Money, time, and dangerous neighborhood are unique barriers faced by parents of children who are overweight or obese from urban and lower social economic class. Without financial support, parents struggled to provide healthy food choices and even medical examination for their children. Parents lack time to play with their children. Research showed that parents ranked environmental safety as the most important factor when determining whether to let their young children play in a location [45]. Some parents did not allow their children to play in their neighborhood due to safety concerns. This limits the opportunities for children to access physical activities at home. Now more than ever, urban, lower social economical areas need safe places where adolescents have supervision and structures to be physically active. Research evidence showing that creating a supervised, safe place for children living in dangerous neighborhoods to play increased their physical activity levels [33]. This approach can provide a possible solution for obesity prevention and intervention for families from urban settings and lower social economic class. In addition, the employment of social workers or counselors to help physical activity is important to support these practitioners as they provide supervision to adolescents who are overweight or obese. Many adolescents who are overweight or obese have experienced trauma due to teasing or harassment because of their weight and size and do not have adaptive coping mechanisms. Increasing their self-efficacy and self-regulatory capabilities takes time and need to be constantly reinforced especially given the urban context.

Although children and adolescents are expected to live a healthy and physically active lifestyle, they may be unable to overcome most of the challenges and barriers identified in the present study. Those challenges and barriers include the pricy healthy food, busy family lives, parents not being able to afford taking their child to see a doctor, unsafe neighborhoods, poor physical activity infrastructure, and unhealthy environments in general related to healthy eating and physical activity. A comprehensive intervention approach targeting multiple components from multiple levels identified in the Social Ecological Model [40, 41] shall be utilized to design future intervention research on childhood obesity.

There are five limitations in the present study. First, this study was descriptive in nature. Second, we did not collect parents’ background information. Third, we used a convenience sample. Fourth, there is an absence of the adolescents’ perspectives. Including interview data from adolescents or from both adolescents and their parents could have offered additional or more nuanced insights into the challenges and barriers encountered by both adolescents and their parents. Last, there was an underrepresentation of fathers in the present study as compared to mothers. The participation was based on availability of adolescents’ parents. Few fathers participated in the interview, which was consistent with the participant rate of fathers in the literature [46]. Increasing the representation rate from fathers or including both fathers and mothers in the interviews could have offered additional or more nuanced insights into the challenges and barriers faced by both parents.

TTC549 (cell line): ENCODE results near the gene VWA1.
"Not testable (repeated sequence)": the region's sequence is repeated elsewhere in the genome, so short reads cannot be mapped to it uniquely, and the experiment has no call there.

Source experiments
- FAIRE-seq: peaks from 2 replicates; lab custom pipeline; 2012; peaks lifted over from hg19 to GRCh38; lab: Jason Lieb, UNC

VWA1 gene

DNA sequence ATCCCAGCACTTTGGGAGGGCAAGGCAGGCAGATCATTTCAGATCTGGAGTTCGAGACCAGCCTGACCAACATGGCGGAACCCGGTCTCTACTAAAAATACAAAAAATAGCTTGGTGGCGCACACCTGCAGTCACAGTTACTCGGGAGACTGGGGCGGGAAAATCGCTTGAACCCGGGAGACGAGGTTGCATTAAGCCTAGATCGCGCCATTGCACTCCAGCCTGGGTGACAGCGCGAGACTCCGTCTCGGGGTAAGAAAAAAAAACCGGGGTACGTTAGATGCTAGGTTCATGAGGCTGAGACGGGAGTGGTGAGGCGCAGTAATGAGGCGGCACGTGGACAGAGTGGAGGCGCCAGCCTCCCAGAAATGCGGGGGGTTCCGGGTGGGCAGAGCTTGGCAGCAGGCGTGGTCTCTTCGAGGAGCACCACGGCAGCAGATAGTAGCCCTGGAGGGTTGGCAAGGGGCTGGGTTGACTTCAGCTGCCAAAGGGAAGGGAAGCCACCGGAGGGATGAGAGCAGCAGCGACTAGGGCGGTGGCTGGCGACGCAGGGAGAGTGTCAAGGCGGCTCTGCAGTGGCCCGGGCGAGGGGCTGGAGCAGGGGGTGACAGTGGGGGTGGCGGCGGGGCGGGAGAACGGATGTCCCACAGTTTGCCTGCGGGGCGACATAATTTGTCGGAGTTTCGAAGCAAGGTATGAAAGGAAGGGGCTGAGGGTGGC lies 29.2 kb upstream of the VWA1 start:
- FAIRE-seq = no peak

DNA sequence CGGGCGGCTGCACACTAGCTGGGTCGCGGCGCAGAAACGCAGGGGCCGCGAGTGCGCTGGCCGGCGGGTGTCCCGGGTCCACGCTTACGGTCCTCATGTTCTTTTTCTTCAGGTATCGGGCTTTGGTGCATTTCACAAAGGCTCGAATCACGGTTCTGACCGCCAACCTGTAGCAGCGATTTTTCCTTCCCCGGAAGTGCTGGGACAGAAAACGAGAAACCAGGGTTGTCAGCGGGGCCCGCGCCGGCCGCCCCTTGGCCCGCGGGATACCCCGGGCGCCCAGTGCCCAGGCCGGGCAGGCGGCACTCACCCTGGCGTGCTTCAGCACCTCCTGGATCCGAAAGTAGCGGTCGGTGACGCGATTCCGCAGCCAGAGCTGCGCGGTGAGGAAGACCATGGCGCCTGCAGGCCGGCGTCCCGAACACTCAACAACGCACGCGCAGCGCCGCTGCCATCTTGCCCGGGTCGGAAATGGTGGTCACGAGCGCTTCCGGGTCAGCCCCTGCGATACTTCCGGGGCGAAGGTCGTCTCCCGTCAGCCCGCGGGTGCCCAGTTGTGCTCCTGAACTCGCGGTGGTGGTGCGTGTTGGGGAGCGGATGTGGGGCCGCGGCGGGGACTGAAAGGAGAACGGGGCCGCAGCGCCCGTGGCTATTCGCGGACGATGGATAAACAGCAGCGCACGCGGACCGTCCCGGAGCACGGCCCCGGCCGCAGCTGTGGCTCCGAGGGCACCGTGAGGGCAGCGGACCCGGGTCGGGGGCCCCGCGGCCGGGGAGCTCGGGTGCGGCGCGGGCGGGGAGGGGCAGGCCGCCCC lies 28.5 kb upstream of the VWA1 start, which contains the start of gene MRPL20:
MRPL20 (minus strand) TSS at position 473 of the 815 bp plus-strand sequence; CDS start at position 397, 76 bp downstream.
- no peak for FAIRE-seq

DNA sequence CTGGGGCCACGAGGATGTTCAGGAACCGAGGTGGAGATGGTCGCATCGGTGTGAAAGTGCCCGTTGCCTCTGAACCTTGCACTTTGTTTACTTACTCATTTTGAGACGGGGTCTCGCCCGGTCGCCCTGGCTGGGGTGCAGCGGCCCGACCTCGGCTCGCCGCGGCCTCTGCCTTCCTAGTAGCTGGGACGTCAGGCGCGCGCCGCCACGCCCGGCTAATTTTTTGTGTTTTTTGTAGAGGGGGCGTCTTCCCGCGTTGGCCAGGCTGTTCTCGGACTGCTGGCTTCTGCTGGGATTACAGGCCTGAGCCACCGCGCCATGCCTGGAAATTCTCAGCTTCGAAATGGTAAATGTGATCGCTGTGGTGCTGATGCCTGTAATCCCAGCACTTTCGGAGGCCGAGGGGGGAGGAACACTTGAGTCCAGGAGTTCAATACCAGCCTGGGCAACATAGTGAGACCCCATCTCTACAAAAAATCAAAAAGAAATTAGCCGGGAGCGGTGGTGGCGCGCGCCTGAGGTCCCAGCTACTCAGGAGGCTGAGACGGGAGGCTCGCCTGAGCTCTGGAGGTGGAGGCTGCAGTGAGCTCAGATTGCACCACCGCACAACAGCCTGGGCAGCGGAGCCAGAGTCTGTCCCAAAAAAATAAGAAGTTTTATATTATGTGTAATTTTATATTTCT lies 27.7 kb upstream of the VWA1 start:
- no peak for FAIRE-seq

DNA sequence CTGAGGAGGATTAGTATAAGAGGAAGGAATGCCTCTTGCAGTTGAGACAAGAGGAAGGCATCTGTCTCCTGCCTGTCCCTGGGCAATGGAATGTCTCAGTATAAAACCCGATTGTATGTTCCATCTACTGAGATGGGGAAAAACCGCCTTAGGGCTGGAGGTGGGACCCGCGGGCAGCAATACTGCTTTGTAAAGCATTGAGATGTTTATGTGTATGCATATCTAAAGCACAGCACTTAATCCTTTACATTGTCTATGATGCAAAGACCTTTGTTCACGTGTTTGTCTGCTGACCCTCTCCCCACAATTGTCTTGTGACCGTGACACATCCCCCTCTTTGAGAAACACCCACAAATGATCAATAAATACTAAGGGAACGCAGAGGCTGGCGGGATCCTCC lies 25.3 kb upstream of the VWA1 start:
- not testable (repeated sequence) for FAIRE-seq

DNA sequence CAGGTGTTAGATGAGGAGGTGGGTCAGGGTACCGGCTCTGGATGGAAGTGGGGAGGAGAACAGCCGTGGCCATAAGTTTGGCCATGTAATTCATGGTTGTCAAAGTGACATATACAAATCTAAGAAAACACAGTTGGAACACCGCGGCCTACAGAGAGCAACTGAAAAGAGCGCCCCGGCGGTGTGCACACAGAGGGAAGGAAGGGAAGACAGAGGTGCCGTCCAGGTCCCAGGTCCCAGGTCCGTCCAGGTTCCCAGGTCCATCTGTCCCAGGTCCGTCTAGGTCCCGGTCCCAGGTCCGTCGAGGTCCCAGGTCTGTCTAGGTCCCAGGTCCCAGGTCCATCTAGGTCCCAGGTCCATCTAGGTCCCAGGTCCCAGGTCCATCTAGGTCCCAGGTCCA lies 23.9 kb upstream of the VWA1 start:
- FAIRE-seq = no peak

Our findings highlight the importance of understanding these barriers, which will be crucial to helping school-based and healthcare professionals, researchers, and policymakers who work with childhood overweight and obesity develop interventions and policies. Some of those barriers, such as time, money, and dangerous neighborhood, are unique challenges encountered by parents with children who are overweight or obese from urban, lower social economical class. Other barriers, such as peer pressure and developmental changes of adolescence, are common challenges faced by all parents. However, it becomes more complicated to deal with since those barriers are compounded with one another to affect the lifestyle behaviors of adolescents who are overweight or obese. These findings, in addition to those regarding the social problems children who are overweight or obese experience in schools, certainly merit attention in the school and public health literature and should be clearly placed within family-school collaboration practices for underrepresented students. A comprehensive approach must be used to develop solutions to remove those barriers. Future research shall focus on developing approaches to remove those barriers and challenges for effective obesity interventions.

Data availability

The datasets used and/or analysed during the current study are available from the corresponding author on reasonable request.


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This study was funded by Research Consortium—Established Researcher Grant, American Alliance of Health, Physical Education, Recreation and Dance (Currently called Society of Health and Physical Educators).


This research is part of a larger study funded by Research Consortium—established researcher grant, American Alliance of Health, Physical Education, Recreation and Dance.

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Authors and Affiliations



X. M., Writing up the introduction and methods sections of the manuscript and editing the manuscript. W. L., Designing the study, collecting the data, analyzing the data, writing up the findings and discussion sections of the manuscript, and editing the manuscript. P. R., Designing the study, collecting the data, analyzing the data, and editing the manuscript.

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Correspondence to Weidong Li.

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Ethics approval and consent to participate

An approval from the Institutional Review Board (IRB) for the current study from University of Memphis (IRB#H07-41) and the Ohio State University (2007B0134) was obtained. Approvals from the school district and school principal, the weight loss clinics, and summer camps were also obtained. Assent and parental consent forms were obtained. Informed consent was obtained from all study participants and/or their legal guardians. All methods carried out in the present study were under relevant guidelines and regulations.

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Ma, X., Li, W. & Rukavina, P.B. Challenges encountered by parents from urban, lower social economic class in changing lifestyle behaviors of their children who are overweight or obese. BMC Pediatr 23, 457 (2023).

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  • Obesity
  • Parental perceptions
  • Lifestyle behaviors
  • Urban